The open internet ecosystem is in sharp contrast to the mass media I tried to make more democratic as a young lawyer at the Media Access Project, a public interest communications law firm. Broadcasting and subscription TV services are the antithesis of the Internet – both are top-down, command-and-control technologies where C-Suite executives decide what you watch and when you watch it. Broadcasters decide, based on Nielsen ratings and advertising revenues, what programming will remain on the air. Similarly, cable system operators control what channel and tier cable networks will get, if they get carriage at all.
At Media Access Project, my colleagues and I worked to preserve and promote behavioral regulations such as the Fairness Doctrine, which required broadcast stations to cover fairly controversial issues of public importance; and structural regulations, like limits on multiple ownership and cross ownership of media properties. But we were not successful. The Fairness Doctrine was repealed by the George H.W. Bush Federal Communications Commission and over the past 20+ years, the courts and the FCC have watered down limits on media ownership so much as to make them virtually meaningless – concentrating more power into the hands of the few and raising the barriers for new entrants, who, of course, tend to be minorities and women.
The centralized and consolidated nature of broadcasting and cable has played a major role in perpetuating injustice in this country. For example, in the 1960s, a number of TV and radio stations in the South refused to cover the civil rights movement, and one TV and radio combination in Mississippi, WLBT, went even further, portraying black people in a bad light and broadcasting outright racist programming and commentary. The Office of Communication of the United Church of Christ, working with the NAACP and civil rights leaders including the Reverend Dr. Martin Luther King Jr., asked the FCC to deny the license renewals of those stations. The FCC agreed, but the stations appealed to the US Court of Appeals for the District of Columbia Circuit, alleging that citizens had no standing to challenge license renewals at the FCC. The DC Circuit upheld the FCC’s decision and held that citizens had standing to contest FCC licensing decisions in the landmark 1966 case of UCC v. FCC. The decision was written by then-Chief Judge Warren Burger, who would go on to become the 15th Chief Justice of the Supreme Court.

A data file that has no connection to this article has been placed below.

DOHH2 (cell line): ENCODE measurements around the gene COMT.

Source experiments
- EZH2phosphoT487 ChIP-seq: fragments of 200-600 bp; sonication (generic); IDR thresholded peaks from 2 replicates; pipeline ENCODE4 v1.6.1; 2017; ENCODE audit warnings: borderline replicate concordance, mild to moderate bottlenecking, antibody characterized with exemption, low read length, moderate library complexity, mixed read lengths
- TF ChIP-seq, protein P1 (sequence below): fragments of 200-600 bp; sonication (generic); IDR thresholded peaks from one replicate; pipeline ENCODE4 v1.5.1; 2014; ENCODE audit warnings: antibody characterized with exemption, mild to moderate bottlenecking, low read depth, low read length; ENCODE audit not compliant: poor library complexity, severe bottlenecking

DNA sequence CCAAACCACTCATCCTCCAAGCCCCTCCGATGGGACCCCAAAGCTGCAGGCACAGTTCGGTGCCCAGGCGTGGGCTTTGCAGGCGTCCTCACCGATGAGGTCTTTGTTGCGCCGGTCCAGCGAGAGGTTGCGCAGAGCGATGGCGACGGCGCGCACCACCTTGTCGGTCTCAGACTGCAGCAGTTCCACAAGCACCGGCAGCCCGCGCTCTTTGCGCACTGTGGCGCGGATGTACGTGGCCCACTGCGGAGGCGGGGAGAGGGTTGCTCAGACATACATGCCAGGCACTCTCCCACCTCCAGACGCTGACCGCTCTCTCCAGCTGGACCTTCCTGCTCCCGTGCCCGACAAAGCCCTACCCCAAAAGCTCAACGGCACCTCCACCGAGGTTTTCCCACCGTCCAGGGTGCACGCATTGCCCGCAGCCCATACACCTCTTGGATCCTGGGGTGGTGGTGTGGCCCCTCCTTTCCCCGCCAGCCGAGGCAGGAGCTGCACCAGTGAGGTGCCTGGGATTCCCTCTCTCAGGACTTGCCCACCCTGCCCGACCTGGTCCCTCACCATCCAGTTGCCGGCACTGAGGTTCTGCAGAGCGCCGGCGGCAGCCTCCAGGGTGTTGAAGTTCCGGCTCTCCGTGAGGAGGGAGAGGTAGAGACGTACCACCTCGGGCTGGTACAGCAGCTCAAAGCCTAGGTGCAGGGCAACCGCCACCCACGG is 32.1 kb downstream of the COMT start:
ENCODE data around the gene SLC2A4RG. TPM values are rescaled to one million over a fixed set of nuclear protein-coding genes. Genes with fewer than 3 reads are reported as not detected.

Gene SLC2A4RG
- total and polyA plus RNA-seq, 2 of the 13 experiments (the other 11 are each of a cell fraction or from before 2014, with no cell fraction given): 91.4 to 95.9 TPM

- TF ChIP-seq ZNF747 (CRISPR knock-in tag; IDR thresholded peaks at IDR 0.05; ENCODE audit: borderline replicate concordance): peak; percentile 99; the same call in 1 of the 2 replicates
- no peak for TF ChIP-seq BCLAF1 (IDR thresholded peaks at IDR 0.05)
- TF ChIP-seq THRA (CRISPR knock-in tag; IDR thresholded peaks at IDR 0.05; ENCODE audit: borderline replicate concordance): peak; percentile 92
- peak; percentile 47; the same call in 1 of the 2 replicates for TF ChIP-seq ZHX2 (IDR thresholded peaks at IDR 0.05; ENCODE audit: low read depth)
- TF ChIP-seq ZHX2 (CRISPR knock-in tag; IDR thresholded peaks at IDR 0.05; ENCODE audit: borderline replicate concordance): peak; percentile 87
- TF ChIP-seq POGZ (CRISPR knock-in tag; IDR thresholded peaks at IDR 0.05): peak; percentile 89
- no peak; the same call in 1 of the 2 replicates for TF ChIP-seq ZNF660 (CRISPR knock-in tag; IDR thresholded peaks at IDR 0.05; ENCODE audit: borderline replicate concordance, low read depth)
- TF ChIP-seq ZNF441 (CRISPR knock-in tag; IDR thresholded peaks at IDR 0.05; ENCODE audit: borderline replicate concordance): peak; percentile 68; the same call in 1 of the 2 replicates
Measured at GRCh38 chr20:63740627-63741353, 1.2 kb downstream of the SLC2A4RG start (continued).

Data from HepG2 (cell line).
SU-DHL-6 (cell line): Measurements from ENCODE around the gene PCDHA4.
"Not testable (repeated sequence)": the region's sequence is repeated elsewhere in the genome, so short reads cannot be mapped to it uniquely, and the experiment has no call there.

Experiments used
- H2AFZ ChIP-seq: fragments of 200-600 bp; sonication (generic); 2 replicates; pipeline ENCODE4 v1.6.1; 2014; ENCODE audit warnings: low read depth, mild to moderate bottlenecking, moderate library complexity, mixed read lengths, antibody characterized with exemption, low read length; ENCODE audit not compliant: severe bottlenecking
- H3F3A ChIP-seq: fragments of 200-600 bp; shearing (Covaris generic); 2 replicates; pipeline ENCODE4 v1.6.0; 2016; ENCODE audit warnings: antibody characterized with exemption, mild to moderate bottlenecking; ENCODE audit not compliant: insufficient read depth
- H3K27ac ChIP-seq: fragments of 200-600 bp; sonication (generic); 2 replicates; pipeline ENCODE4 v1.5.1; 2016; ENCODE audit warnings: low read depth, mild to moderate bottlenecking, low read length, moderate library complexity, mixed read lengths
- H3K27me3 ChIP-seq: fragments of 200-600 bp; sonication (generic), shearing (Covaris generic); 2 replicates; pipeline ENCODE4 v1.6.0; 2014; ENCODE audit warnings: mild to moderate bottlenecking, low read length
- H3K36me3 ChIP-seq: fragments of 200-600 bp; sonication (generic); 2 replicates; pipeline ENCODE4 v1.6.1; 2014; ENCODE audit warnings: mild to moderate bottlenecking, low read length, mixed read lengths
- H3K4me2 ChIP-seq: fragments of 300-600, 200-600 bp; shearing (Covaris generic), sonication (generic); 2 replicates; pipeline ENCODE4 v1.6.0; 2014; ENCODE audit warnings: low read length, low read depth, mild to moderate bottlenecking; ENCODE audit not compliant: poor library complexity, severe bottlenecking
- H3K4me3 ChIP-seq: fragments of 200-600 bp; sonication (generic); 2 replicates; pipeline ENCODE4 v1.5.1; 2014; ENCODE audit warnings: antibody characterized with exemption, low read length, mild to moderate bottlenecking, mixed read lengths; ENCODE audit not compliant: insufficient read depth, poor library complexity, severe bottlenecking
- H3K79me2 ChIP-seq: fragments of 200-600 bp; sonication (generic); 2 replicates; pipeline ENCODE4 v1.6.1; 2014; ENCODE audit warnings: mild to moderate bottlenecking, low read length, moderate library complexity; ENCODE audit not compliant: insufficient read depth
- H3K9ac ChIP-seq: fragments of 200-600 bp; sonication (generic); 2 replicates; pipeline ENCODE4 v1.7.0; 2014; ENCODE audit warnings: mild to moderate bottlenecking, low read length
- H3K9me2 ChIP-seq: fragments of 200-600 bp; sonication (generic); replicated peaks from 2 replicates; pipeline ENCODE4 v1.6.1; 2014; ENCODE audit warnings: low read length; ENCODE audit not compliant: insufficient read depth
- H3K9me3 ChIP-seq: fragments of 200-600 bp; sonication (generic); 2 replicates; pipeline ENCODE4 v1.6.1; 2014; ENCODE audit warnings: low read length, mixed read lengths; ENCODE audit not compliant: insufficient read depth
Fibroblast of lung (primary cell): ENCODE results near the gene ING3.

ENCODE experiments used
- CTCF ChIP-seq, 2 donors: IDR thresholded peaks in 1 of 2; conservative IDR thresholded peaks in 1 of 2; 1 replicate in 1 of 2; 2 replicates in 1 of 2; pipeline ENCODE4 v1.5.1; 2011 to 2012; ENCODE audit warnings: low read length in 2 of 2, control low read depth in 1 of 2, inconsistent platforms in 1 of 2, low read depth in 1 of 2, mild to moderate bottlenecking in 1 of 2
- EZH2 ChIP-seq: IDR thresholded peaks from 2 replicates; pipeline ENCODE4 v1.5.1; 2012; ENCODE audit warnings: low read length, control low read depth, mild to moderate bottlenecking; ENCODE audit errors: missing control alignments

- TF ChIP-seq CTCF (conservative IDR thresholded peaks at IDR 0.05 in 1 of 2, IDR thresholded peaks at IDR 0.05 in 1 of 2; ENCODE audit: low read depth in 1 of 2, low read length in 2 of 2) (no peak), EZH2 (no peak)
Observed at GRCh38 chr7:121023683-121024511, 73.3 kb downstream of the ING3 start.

While the UCC case was a significant victory, it didn’t do much to change the role of the media as a promoter of racial stereotypes and injustice. A year after the UCC case was decided, President Lyndon Johnson created the National Advisory Commission on Civil Disorders, more commonly known as the Kerner Commission. The Kerner Commission’s charge was to investigate the causes of the 1967 race riots across the country and to provide recommendations for the future.
Among the many findings in its 1968 final report, the Kerner Commission found “a significant imbalance between what actually happened in our cities and what the newspaper, radio and television coverage of the riots told us happened.” In other words, the disturbances were less destructive, less widespread and less the cause of black-white confrontation than the media portrayed them to be. The Kerner Commission was “deeply concerned that millions of other Americans, who must rely on the mass media, likewise formed incorrect impressions and judgments about what went on in many American cities last summer.”
The Commission made a number of recommendations to rectify this skewed coverage. It recommended, among other things, that the news media expand coverage of the black community through permanent assignment of reporters with expertise in urban and racial affairs; integrate black Americans and activities into all aspects of coverage and content; and recruit more black people into journalism and broadcasting and promote them to positions of responsibility.